Our beliefs shape how we think, how we treat ourselves, and how we feel. Which is why it is essential to free ourselves from all untrue assumptions.
What we believe about ourselves, others, the world and life in general is very important. From what we believe comes our way of thinking and from how we think comes our feelings. These lies that we believe easily become emotional impairments that keep us from living and thriving well. Bottom line: if you believe lies, your feelings and your thinking will then lie to you. But, by replacing the lies with truth one can find a whole new way of thinking and feeling. (Please note, when I am talking about feelings, I’m not talking about mood. There’s a difference between the two.)
Put very simply: Lies we believe cause thinking that isn’t true and ends up causing feelings we should not trust. We need to be very aware of our feelings, but, cautious of them. They easily can be coming from thinking that is based on a lie we believe.
By believing what is true, our thinking ends up being detoxed and we can begin to trust our feelings. I’ve found that in my life, if I will but believe the truth, usually my “stinkin’ thinkin’” goes away and my feelings improve. However, there are times when the truth was painful and I had to work through the pain. But, once I accepted those truths and worked through the pain, my whole emotional life, feelings and all improved.
Here’s an example: For years prior to being diagnosed I believed a lie. I believed that I had some kind of flaw, I didn’t know exactly what, but a flaw that if others came to see it in its’ fullness that they would reject me. So, this lie held me in it’s grips and actually was the cause of a manic episode that would bring my world crashing down around myself and everyone else in it.
This “flaw” was the cause to my rage, my almost constant agitation with those who could not keep up with all my creative thoughts and ideas. So, I attempted to hide my flaw. I didn’t want to discuss with anyone around me what was going on inside of me. I was certain that no one would understand me. I feared being judged. I had a flaw that caused a lot of my actions and acting out. It felt as though it was a secret that I had to do everything and anything possible to keep others from not discovering. I called it my “monster”. I so feared rejection and judgment, not being understood, that I attempted to not feel my feelings, nor talk about them with someone else that I simply got sicker and sicker.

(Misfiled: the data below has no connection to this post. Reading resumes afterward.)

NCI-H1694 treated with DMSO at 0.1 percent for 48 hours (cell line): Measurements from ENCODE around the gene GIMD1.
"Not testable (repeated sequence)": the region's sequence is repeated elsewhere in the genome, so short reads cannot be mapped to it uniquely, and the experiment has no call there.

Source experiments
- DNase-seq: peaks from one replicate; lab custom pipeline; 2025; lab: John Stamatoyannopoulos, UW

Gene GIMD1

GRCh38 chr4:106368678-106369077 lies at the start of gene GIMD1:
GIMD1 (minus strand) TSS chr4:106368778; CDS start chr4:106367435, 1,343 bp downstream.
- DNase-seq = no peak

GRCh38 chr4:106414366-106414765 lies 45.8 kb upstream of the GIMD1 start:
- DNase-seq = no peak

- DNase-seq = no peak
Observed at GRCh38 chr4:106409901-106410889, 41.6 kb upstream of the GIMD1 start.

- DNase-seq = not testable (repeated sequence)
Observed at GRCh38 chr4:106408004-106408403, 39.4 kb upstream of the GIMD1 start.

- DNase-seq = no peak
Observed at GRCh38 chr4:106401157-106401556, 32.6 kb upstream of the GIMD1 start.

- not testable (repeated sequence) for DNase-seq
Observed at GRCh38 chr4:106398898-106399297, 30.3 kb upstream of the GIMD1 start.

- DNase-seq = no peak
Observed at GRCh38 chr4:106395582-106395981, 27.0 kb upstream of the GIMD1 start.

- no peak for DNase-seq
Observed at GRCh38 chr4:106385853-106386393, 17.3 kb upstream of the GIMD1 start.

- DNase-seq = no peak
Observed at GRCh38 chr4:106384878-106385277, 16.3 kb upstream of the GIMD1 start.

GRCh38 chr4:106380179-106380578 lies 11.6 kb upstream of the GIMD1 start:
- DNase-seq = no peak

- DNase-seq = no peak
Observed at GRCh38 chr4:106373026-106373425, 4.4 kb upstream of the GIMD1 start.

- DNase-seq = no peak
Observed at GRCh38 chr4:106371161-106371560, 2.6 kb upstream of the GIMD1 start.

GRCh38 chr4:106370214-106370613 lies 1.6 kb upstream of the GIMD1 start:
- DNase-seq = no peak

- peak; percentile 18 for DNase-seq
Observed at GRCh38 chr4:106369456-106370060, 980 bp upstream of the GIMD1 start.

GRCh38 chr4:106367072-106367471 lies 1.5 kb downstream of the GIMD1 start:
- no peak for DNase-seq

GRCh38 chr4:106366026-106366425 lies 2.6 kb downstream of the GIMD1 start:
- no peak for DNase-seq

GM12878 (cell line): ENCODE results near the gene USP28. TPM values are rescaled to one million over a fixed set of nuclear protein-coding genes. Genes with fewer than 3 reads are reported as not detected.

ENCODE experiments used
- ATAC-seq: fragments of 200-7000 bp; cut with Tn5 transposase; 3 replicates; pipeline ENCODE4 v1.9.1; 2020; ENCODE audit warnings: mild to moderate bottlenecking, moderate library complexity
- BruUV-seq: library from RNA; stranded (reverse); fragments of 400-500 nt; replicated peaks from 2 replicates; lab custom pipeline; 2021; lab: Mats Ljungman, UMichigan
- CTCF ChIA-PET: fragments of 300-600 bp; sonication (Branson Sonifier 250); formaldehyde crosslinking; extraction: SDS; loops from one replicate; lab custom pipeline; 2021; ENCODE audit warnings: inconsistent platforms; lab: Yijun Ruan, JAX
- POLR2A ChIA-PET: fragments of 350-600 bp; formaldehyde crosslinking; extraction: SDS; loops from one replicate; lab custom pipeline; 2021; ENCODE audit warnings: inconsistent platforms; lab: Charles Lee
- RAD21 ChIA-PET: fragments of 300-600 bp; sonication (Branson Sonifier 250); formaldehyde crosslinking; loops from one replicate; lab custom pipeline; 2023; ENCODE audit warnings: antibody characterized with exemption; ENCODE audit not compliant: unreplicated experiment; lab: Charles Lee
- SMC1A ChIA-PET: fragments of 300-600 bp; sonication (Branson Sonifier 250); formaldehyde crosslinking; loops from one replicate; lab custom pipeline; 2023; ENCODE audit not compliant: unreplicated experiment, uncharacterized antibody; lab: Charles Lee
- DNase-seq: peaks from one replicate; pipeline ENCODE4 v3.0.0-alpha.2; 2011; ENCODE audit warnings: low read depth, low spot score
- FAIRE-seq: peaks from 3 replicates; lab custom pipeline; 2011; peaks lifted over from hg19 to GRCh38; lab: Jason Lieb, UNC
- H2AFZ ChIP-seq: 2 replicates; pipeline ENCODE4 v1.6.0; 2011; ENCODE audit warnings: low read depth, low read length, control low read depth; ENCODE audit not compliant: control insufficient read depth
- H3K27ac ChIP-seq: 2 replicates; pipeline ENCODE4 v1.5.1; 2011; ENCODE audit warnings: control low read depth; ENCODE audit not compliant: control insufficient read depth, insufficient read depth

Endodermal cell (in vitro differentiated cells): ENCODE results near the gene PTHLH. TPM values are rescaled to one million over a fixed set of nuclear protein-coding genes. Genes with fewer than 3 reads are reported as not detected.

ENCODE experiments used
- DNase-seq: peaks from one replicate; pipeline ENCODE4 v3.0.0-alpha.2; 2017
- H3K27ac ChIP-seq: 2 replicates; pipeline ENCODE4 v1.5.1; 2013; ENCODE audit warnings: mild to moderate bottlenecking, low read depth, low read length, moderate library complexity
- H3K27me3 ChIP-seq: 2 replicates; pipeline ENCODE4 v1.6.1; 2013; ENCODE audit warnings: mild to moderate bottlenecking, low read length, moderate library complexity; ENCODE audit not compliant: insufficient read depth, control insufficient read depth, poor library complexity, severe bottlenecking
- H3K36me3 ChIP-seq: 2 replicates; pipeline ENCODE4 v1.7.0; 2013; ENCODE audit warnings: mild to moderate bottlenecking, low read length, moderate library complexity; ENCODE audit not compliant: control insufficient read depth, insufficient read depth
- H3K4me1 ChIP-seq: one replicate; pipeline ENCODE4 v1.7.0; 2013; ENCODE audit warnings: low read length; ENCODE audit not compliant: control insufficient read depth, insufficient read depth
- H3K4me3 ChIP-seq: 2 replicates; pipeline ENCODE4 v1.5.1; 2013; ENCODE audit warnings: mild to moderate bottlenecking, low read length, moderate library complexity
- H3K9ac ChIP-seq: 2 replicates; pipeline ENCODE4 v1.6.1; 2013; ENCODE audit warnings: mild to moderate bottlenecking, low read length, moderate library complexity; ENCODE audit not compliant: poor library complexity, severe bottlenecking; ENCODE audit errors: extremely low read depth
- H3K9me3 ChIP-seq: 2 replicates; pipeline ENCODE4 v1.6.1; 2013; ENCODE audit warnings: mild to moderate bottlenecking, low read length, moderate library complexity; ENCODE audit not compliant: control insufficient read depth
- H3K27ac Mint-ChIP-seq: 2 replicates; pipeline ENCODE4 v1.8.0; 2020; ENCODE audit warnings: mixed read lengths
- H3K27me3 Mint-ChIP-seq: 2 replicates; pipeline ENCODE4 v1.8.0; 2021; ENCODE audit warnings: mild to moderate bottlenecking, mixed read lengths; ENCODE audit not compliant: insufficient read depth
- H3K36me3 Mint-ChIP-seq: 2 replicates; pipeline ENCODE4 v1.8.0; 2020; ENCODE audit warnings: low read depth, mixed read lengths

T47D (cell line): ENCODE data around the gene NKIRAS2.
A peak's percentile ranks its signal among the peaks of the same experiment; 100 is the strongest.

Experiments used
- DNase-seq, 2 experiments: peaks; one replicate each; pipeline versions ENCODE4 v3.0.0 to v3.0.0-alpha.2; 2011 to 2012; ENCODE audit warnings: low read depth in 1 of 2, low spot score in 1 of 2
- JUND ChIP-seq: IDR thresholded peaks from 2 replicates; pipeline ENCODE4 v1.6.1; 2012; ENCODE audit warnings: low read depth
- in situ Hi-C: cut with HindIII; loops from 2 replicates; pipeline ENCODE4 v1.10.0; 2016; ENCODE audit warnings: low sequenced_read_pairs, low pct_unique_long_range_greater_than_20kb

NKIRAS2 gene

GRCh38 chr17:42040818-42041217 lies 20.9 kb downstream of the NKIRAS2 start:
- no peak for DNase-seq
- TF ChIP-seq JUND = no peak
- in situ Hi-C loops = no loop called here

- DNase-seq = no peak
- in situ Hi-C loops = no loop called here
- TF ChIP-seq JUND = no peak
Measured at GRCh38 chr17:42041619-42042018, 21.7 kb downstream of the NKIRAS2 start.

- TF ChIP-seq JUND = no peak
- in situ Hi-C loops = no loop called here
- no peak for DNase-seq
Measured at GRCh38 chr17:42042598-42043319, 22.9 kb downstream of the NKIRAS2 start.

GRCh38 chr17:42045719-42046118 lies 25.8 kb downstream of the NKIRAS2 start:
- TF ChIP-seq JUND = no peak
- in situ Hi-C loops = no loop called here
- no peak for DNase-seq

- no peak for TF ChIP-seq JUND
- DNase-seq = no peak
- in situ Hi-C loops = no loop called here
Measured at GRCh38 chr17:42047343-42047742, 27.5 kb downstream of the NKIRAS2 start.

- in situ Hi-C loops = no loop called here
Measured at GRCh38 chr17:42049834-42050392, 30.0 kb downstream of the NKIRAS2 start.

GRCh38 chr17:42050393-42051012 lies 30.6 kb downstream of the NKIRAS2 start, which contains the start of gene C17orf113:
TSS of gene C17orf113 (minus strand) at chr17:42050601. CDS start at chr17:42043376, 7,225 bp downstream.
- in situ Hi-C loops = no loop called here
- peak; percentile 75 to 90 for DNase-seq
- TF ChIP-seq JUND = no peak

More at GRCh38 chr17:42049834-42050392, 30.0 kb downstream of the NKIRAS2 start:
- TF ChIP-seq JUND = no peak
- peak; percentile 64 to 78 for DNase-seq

A very simple lie: no one will understand, I will be judged therefore I must not talk about what is going on inside of me. Instead I must hide it from everyone. If I had but just realized that the truth was that there were those would understand and there were those who would not judge me, it could have changed the course of my discovery about the flaw, the monster of bipolar disorder. This simple lie that I believed but accepted as truth held me in emotional bondage and contributed to my demise.
So, how do you discover if you believe lies or truth? One way is to work “backwards” from your feelings. In other words, ask yourself why you are feeling the feelings. This question leads you to what you are thinking. Which will lead you back to what you believe. This is where a therapist is so important. A good therapist can help us unravel our balls of lies, stinkin’ thinkin’ and feelings. A really good mental health peer support group can also make a big difference.
Today I attempt at all cost to know that the truth is and believe the truth. My thinking then flows from that truth which brings about my feelings. My feelings serve as my thinking indicator, which leads right back to what I believe.
What you believe, leads to what you think and how you feel. What you think causes how you feel. Sometimes the truth brings about pain. But, pain not dealt with will end up dealing with us. I’d rather work through the pain.
What lies are you believing?
(By the way, I recognize that this post may seem like it is all a bunch of nonsense and my end up being one of the my worst posts ever! And this truth, might bring me a little pain. But, I hope I am believing a lie….:))
Brad Hoefs is the founder of Fresh Hope, a national network of faith-based peer support groups for those who have mental health challenges and also for their loved ones, with resources such as his podcast, "Fresh Hope for Mental Health." He is a certified Intentional Peer Specialist, and also serves on the State of Nebraska Advisory Committee on Mental Health. Brad was diagnosed with bipolar I disorder in 1995. One of Brad’s passions is to empower peers to live a full and rich life in spite of a mental health challenge. Brad’s blog is “Living Well!” He is the author of Fresh Hope: Living Well in Spite of a Mental Health Diagnosis. He has a BA in communications and a master of divinity degree. Brad has been married to his wife, Donna, since 1979. They have two adult married children and love being grandparents to the grandkids! He is the pastor of Community of Grace in Elkhorn, Nebraska. He also helped start a website called What I Did to Recover that encourages and empowers those who have a mental health diagnosis to live well in spite of their mental health struggles.
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